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Towards accelerating model parallelism in distributed deep learning systems

  • Hyeonseong Choi ,

    Contributed equally to this work with: Hyeonseong Choi, Byung Hyun Lee

    Roles Investigation, Software, Writing – original draft

    Affiliation Department of Computer Engineering, Korea Aerospace University, Goyang, South Korea

  • Byung Hyun Lee ,

    Contributed equally to this work with: Hyeonseong Choi, Byung Hyun Lee

    Roles Data curation, Investigation, Writing – review & editing

    Affiliation Department of Electrical and Computer Engineering, Seoul, South Korea

  • Se Young Chun ,

    Roles Conceptualization, Funding acquisition, Investigation, Writing – review & editing

    jlee@kau.ac.kr (JL); sychun@snu.ac.kr (SYC)

    ‡ SYC and JL also contributed equally to this work.

    Affiliations Department of Electrical and Computer Engineering, Seoul, South Korea, INMC & IPAI, Seoul National University, Seoul, South Korea

  • Jaehwan Lee

    Roles Conceptualization, Funding acquisition, Investigation, Project administration, Writing – review & editing

    jlee@kau.ac.kr (JL); sychun@snu.ac.kr (SYC)

    ‡ SYC and JL also contributed equally to this work.

    Affiliation Department of Computer Engineering, Korea Aerospace University, Goyang, South Korea

Abstract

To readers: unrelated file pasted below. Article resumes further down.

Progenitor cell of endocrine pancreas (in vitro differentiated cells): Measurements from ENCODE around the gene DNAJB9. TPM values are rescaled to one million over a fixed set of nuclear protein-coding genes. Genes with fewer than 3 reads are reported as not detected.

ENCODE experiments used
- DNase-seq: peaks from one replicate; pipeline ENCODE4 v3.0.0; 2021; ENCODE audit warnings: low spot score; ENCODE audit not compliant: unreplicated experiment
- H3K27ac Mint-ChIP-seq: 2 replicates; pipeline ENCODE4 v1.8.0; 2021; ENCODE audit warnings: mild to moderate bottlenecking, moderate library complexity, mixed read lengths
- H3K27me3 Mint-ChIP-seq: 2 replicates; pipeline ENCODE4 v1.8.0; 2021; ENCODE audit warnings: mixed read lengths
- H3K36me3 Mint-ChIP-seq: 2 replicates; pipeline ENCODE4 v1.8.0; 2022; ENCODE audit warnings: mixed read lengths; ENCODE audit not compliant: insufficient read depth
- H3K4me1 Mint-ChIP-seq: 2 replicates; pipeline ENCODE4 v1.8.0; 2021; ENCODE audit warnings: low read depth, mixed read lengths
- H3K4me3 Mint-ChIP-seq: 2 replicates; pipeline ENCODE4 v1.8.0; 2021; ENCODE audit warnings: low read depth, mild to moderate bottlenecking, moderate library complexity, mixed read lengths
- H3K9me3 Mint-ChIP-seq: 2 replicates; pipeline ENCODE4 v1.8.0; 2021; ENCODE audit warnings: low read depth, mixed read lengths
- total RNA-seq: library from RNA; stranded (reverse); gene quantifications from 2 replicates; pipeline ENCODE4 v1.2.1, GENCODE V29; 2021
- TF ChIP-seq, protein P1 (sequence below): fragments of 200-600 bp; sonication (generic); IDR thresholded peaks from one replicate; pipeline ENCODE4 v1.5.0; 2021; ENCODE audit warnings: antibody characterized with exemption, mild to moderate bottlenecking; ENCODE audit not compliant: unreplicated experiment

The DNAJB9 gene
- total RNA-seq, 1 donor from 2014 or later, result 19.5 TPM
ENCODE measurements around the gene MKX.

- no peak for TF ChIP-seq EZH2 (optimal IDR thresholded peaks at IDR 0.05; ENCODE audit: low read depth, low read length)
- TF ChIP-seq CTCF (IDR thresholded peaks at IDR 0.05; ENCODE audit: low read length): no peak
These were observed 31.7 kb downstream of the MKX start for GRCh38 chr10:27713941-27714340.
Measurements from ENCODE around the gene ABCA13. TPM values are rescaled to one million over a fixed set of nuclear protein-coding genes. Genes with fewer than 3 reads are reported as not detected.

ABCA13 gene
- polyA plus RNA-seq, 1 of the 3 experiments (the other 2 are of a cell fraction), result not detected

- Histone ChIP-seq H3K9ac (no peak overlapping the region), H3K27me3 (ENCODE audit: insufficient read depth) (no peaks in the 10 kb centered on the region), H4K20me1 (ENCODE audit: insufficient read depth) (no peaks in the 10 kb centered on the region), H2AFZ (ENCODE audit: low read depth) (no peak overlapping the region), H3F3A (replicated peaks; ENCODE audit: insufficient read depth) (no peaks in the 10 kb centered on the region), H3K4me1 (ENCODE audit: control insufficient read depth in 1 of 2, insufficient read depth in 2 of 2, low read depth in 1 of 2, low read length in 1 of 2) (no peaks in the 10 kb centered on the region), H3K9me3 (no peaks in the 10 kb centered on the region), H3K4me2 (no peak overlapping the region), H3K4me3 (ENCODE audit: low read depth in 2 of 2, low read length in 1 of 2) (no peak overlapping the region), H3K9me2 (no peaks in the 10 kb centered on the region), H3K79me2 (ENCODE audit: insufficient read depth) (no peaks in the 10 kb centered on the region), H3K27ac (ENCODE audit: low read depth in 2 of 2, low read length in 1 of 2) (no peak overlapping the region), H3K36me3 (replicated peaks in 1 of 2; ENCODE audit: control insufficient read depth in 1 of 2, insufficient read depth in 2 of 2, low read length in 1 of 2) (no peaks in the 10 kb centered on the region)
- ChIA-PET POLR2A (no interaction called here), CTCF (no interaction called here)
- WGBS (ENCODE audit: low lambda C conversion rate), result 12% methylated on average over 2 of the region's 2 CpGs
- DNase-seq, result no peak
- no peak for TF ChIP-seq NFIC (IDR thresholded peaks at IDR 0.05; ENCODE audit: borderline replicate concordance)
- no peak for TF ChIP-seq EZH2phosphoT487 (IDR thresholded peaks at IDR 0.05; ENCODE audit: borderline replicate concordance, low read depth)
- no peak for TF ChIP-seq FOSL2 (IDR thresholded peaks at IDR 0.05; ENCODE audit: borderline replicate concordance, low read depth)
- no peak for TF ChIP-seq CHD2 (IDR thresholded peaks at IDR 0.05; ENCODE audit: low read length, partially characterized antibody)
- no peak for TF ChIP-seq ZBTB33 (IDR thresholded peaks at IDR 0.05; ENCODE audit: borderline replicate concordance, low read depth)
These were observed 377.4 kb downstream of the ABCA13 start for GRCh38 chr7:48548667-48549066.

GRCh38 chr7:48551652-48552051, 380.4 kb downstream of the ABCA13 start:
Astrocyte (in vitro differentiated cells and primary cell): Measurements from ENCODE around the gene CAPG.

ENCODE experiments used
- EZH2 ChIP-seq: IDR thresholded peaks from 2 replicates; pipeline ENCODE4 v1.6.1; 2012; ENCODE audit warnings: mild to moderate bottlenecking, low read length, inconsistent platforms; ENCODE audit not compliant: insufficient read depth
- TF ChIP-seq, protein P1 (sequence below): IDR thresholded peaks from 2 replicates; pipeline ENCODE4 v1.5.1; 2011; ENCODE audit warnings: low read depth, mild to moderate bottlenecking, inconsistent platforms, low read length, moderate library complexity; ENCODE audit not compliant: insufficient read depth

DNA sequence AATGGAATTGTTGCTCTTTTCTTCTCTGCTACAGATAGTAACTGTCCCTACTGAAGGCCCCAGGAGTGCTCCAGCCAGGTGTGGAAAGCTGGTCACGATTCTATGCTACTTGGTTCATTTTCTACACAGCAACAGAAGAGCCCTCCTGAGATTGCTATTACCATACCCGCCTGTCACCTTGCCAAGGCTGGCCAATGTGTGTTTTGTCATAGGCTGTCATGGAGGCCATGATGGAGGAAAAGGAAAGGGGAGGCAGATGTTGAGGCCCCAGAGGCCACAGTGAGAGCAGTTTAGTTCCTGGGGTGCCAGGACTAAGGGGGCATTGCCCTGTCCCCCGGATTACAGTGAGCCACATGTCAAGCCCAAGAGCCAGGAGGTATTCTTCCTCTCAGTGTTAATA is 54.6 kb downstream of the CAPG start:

Modern deep neural networks cannot be often trained on a single GPU due to large model size and large data size. Model parallelism splits a model for multiple GPUs, but making it scalable and seamless is challenging due to different information sharing among GPUs with communication overhead. Specifically, we identify two key issues to make the parallelism being inefficient and inaccurate; an efficient pipelining technique is crucial to maximize GPU utilization and normalizations in deep neural networks may affect the performance due to different statistics sharing of mini-batch. In this work, we address these issues by investigating efficient pipelining for model parallelism and effective normalizations in model / data parallelisms when training a model with large mini-batch in multiple GPUs so that the model performance in accuracy can not be compromised. Firstly, we propose a novel method to search for an optimal micro-batch size considering the number of GPUs and memory size for model parallelism. For efficient pipelining, mini-batch is usually divided into smaller batches (called micro-batch). To maximize the utilization of GPU computing resources, training should be performed with the optimal micro-batch size. Our proposed micro-batch size search algorithm achieved increased image throughput by up to 12% and improved trainable mini-batch size by 25% as compared to the conventional model parallelism method. Secondly, we investigate normalizations in distributed deep learning training for different parallelisms. Our experiments using different normalization methods suggested that the performance with batch normalization can be improved by sharing the batch information among GPUs when performing data parallelism. It was also confirmed that group normalization helped minimizing accuracy degradation when performing model parallelism with pipelining and yielded consistent accuracies for diverse mini-batch sizes.